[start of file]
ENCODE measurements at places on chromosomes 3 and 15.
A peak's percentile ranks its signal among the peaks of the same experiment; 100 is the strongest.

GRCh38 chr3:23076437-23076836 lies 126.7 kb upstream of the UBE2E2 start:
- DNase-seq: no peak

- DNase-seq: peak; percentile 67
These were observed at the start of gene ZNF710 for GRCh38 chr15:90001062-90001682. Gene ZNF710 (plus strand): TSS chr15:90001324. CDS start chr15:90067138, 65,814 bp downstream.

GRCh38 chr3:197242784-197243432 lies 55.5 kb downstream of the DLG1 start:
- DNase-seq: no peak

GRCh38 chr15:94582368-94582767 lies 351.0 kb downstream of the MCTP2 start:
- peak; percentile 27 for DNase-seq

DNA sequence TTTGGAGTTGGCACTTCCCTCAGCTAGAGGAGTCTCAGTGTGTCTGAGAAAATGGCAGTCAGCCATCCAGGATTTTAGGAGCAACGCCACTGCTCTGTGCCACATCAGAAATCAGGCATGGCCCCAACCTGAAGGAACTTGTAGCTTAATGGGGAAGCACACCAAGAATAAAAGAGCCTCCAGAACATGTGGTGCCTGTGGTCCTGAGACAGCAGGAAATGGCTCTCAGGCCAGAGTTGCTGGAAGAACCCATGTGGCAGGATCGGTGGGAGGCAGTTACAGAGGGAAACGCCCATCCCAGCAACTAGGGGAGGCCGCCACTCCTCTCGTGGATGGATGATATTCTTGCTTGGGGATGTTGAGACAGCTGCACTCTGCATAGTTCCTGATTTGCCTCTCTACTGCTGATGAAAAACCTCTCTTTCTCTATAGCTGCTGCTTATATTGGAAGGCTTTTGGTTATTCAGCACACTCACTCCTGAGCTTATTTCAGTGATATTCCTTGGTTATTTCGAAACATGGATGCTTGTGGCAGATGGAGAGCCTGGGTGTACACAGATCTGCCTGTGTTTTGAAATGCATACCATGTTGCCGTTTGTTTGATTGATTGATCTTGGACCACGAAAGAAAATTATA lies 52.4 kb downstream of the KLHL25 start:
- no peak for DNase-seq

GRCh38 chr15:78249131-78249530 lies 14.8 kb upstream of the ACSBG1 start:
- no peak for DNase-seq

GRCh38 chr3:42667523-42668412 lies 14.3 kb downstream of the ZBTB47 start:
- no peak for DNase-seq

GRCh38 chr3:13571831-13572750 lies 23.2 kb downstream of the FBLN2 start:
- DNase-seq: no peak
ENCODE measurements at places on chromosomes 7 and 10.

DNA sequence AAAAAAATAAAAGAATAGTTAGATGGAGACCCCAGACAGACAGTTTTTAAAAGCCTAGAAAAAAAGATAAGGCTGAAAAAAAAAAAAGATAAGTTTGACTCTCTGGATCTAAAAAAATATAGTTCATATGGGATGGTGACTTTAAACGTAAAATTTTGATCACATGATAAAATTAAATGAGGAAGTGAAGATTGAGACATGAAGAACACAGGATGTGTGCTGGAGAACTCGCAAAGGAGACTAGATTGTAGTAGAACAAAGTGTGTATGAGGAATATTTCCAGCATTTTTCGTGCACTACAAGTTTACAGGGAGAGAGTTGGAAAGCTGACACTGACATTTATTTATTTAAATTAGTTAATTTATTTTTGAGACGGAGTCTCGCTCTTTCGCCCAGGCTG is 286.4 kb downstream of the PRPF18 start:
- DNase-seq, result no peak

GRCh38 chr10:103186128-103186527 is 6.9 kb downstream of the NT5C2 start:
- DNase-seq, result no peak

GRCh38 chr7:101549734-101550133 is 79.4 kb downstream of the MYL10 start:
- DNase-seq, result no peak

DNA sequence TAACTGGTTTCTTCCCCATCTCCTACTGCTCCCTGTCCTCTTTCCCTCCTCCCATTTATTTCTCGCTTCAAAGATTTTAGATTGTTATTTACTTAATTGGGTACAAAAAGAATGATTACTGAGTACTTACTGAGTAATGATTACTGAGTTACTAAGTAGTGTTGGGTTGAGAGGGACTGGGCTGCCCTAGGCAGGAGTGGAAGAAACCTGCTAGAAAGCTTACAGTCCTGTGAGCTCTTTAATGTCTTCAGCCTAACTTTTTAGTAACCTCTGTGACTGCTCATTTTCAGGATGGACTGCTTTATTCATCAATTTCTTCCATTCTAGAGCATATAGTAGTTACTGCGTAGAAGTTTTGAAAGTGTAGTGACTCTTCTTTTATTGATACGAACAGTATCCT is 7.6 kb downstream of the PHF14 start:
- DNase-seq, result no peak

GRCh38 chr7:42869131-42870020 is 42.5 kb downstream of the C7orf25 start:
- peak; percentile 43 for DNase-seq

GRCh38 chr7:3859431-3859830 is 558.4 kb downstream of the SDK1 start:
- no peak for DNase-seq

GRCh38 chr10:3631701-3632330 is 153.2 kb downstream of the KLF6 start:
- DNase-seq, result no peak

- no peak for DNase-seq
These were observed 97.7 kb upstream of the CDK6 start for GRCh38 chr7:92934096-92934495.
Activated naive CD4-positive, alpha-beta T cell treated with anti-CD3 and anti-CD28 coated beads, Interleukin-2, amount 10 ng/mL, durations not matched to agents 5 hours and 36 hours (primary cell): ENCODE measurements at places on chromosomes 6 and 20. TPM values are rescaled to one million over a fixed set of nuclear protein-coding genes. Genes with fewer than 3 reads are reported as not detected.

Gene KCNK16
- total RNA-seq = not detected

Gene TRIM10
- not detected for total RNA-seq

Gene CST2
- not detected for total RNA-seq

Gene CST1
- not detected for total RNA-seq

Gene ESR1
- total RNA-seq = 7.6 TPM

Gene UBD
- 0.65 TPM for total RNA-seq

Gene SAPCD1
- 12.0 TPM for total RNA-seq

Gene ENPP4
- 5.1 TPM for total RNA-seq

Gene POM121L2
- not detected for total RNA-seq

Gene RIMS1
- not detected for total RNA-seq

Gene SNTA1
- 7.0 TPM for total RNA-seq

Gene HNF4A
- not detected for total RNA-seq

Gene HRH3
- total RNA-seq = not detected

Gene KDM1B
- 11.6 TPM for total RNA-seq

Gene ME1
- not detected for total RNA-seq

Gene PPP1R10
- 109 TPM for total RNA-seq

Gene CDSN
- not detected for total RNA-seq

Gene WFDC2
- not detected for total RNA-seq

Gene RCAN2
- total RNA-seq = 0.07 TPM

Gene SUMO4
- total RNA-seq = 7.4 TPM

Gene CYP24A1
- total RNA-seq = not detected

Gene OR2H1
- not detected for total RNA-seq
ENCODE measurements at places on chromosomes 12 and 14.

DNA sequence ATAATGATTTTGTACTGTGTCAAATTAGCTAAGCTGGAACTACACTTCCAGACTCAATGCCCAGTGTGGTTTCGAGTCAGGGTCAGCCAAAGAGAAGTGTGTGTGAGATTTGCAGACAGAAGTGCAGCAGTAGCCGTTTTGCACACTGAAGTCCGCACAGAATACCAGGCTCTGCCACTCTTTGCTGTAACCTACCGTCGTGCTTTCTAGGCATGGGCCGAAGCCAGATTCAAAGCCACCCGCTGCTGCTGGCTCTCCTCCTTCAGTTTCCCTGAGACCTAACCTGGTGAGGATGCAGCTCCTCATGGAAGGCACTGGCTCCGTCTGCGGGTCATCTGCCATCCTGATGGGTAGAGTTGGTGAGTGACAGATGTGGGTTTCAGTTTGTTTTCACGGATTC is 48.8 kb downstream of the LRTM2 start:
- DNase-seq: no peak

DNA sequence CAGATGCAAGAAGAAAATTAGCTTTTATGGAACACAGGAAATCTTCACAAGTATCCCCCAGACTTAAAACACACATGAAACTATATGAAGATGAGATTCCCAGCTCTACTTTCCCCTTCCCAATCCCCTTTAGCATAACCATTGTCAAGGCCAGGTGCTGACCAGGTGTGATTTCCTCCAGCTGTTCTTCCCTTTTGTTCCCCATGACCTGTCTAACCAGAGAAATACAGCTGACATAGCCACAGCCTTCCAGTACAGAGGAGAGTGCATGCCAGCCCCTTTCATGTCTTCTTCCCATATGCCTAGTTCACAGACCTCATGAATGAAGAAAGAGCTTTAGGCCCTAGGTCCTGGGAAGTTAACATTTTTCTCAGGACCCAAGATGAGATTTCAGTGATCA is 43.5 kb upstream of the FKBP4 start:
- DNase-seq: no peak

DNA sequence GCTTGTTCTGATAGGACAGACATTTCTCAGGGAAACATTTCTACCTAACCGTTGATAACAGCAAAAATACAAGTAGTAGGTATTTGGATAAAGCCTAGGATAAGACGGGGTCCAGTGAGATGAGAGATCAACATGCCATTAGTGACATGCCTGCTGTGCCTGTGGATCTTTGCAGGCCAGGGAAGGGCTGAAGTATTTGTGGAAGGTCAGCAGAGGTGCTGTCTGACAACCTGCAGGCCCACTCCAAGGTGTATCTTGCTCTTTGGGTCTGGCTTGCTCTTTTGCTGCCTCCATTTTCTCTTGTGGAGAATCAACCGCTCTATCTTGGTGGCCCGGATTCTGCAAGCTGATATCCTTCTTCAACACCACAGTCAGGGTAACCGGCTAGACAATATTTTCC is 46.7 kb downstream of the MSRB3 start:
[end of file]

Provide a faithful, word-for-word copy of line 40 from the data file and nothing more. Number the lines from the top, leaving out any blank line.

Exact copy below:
- not detected for total RNA-seq